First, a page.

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It?s showtime

Never has there been more at stake over 40 days of cricket between two countries, writes Avirook Sen.

india Updated: Mar 13, 2004 01:46 IST

Never has there been more at stake over 40 days of cricket between two countries. It will be naïve to think that India and Pakistan will henceforth limit their confrontations to the sporting arena, but once the players step on to the ground at the National Stadium in Karachi on Saturday, cricket will become part of a much bigger game: international relations.

Unlike in cricket, there are two possible outcomes in this game: either both sides win, or both sides lose.

And then there's the money.

Only one series in the history of cricket seems comparable. In 1932-33, Douglas Jardine, a set of dodgy tactics tucked under his cap and the fastest bowler in the world (Harold Larwood) on his side, took England to Australia to win the Ashes.

Sourav Ganguly's job is much tougher. He has to TRY and win the series - and he MUST win Pakistani hearts.

The complexion that the Bodyline series took - the near breakdown in relations between England and Australia - was due (mostly) to what happened on the field. Jardine basically asked his quicks to knock the caps off the Australians (a perfectly acceptable tactic these days, but unsportsmanlike then). The tour was nearly cancelled midway and a diplomatic salvage job involving governments had to be undertaken.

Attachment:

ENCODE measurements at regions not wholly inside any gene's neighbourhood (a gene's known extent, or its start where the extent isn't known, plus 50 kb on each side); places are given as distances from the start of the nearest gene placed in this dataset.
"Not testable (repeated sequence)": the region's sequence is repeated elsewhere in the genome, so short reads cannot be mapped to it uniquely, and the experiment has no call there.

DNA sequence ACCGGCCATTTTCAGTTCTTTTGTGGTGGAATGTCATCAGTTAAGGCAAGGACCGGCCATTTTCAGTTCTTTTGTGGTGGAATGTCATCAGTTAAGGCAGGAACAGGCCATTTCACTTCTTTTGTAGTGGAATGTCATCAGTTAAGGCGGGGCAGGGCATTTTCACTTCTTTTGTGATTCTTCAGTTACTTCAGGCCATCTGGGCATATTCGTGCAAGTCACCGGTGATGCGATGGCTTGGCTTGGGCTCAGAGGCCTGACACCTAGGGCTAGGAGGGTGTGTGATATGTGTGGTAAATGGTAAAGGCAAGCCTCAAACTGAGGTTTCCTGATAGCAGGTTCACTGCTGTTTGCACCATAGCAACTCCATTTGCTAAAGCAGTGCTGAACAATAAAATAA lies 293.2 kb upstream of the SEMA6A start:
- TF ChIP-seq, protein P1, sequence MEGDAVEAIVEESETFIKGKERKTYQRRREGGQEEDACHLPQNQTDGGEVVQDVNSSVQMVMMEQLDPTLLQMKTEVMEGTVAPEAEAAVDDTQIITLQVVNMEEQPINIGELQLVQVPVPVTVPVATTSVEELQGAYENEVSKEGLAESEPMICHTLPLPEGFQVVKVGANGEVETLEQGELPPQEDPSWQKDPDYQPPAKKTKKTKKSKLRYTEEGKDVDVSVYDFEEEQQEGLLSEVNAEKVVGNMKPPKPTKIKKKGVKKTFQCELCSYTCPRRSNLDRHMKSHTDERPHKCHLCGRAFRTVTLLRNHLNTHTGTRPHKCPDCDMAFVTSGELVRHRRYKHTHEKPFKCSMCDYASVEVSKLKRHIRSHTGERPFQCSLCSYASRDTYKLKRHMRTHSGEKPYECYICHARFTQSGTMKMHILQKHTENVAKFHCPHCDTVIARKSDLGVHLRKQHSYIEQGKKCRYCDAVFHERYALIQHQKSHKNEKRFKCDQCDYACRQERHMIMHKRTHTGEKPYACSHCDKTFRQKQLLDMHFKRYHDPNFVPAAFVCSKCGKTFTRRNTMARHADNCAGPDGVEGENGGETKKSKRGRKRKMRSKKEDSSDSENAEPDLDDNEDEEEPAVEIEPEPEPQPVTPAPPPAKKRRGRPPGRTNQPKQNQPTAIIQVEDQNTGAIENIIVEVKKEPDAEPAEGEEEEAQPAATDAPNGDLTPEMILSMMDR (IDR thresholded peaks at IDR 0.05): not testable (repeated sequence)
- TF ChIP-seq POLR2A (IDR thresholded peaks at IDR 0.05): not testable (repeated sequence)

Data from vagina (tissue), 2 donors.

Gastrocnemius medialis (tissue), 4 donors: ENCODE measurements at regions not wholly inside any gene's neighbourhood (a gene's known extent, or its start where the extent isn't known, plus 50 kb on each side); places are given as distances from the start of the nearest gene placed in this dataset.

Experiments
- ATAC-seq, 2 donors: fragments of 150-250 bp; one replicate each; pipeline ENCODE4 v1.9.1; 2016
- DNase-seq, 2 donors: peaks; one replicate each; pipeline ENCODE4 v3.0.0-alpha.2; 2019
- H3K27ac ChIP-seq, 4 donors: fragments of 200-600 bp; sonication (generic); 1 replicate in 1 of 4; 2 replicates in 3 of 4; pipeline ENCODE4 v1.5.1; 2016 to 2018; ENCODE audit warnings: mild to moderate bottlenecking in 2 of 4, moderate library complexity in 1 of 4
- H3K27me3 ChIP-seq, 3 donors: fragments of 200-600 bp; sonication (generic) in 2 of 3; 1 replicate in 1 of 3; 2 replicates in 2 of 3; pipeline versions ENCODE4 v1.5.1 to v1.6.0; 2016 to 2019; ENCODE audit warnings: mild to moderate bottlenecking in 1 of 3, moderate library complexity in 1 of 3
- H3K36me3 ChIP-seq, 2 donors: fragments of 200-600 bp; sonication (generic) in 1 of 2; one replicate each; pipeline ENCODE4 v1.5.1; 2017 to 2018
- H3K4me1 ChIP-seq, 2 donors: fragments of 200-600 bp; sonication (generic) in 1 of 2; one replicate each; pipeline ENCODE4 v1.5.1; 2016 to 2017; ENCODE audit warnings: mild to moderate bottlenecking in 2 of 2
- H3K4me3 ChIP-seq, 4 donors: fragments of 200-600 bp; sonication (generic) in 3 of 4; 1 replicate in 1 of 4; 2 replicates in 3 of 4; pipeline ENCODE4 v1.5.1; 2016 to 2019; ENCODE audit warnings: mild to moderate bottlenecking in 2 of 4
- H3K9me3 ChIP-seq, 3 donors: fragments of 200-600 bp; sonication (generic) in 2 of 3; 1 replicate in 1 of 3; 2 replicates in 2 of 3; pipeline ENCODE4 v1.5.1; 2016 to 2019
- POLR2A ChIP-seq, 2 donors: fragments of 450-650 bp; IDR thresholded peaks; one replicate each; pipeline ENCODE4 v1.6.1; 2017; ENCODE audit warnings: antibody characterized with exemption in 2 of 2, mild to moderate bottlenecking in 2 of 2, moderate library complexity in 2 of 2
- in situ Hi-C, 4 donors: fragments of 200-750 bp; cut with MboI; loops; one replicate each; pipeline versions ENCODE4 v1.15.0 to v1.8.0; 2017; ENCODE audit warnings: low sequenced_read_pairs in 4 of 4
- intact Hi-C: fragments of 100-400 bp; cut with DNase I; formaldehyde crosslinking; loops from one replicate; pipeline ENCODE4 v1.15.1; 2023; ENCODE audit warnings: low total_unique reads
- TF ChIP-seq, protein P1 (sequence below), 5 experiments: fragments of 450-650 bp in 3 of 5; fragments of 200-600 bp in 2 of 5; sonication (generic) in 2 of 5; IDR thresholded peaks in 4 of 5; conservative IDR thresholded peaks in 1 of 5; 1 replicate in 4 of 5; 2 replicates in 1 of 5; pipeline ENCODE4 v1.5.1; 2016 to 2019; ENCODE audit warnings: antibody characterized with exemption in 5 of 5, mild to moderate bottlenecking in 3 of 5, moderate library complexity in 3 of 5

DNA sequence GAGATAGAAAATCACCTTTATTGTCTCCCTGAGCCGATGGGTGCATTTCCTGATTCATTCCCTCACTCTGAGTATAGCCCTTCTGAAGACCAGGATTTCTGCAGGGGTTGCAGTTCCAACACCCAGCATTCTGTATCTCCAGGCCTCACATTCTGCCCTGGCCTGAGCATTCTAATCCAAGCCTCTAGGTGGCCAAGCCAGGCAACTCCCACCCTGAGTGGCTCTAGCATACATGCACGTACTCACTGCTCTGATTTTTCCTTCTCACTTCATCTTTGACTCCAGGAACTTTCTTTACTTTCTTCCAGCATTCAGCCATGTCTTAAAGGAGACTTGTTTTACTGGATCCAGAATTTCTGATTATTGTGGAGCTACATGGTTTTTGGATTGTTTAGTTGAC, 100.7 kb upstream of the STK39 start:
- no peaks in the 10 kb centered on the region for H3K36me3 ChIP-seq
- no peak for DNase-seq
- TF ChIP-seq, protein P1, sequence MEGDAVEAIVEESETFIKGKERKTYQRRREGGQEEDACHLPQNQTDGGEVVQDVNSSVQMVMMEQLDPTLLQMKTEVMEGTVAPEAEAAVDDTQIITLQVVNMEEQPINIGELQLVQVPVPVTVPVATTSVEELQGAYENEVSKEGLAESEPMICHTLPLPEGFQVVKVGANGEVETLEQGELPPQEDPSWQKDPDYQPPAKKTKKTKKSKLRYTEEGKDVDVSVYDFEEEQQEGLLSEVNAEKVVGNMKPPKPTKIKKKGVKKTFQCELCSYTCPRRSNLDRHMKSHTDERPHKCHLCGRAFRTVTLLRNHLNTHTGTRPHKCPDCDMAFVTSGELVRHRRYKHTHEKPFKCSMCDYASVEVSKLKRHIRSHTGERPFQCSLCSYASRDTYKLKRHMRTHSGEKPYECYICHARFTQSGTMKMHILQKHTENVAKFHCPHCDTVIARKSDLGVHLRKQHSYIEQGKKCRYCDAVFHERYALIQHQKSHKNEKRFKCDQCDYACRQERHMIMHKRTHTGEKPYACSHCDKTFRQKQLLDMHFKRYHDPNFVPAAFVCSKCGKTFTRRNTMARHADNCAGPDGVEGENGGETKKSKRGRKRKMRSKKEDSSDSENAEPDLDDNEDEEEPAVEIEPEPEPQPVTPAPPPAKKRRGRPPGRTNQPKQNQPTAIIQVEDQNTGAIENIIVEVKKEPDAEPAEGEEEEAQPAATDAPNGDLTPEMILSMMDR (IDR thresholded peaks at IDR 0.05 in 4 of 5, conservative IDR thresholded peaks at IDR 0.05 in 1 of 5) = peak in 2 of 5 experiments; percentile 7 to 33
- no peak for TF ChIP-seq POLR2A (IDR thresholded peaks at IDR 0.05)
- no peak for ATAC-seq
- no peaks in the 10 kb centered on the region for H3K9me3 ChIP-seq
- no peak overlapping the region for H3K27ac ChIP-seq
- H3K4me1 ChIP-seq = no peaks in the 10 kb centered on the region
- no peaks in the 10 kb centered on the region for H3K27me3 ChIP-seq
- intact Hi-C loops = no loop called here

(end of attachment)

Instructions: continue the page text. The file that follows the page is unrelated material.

In the present instance, the bouncers were bowled (covertly) weeks ago primarily in Delhi. The tour was nearly cancelled until Prime Minister A.B. Vajpayee's intervention, followed by a clear statement from the MEA that the tour was on. The silly theory that cricket could turn out to be a weapon of mass depression (WMD) before the Indian election was jettisoned just in time.

One consideration was the huge sum of money at stake. An estimated one billion rupees in ad sales has taken almost every inch of visible space. Samsung has sponsored the cup for $22 million. Ten Sports took the telecast rights for $10 million.

Here, the Bodyline series was slightly different. There were, of course, no telecast rights, but three companies sought permission to film the controversial Adelaide Test. They were granted permission for 20 pounds each. The footage would reach cinemas in the UK as newsreels three weeks after they were shot.

The Indian players will make between Rs 2.5 lakh and 2.75 lakh a game for the ODIs and the tests, and heaven knows how much more if they succeed.

The professionals who toured Australia were paid 400 pounds each plus performance bonuses. The amateurs (or 'gentlemen', including Jardine) got 150 pounds. This was for a seven-month tour, though there were gifts and mementos thrown in. (These, however, did not take the shape of large automobiles in those days.)

Concerns for Anglo-Australian trade and friendship saw to it that the scandal that was Bodyline eventually went down only as a cricketing scandal. Similar concerns have ensured that India is now touring Pakistan.

Only one side can win on Saturday. In the longer run, "now that the love has begun again", as they say ironically in Karachi, India and Pakistan can win or lose. What's clear is that they'll be doing it together.